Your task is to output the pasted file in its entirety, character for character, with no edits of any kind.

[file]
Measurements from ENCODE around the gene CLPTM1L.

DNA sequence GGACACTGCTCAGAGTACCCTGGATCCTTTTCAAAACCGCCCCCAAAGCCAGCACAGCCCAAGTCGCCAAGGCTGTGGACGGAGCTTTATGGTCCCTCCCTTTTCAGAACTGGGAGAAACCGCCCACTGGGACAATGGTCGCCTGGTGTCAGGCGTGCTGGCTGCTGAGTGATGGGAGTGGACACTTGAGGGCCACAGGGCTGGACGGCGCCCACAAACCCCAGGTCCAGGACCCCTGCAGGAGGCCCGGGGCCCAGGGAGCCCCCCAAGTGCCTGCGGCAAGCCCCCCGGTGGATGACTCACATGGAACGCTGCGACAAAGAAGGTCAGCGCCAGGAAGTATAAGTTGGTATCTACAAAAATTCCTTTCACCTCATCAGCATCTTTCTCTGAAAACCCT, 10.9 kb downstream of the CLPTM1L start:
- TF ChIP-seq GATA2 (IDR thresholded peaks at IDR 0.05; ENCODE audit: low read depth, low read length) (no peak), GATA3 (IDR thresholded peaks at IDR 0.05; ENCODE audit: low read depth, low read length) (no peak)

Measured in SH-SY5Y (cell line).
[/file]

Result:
Measurements from ENCODE around the gene CLPTM1L.

DNA sequence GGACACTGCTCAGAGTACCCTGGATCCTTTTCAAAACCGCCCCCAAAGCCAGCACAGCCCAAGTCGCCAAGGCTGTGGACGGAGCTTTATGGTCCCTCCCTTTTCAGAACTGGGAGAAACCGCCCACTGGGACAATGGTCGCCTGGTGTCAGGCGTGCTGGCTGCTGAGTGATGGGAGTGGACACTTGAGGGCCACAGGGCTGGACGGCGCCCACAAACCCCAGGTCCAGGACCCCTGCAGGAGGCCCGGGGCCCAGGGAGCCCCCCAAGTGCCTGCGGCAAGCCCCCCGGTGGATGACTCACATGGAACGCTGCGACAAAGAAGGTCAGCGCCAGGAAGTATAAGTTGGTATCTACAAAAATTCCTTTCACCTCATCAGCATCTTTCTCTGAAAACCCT, 10.9 kb downstream of the CLPTM1L start:
- TF ChIP-seq GATA2 (IDR thresholded peaks at IDR 0.05; ENCODE audit: low read depth, low read length) (no peak), GATA3 (IDR thresholded peaks at IDR 0.05; ENCODE audit: low read depth, low read length) (no peak)

Measured in SH-SY5Y (cell line).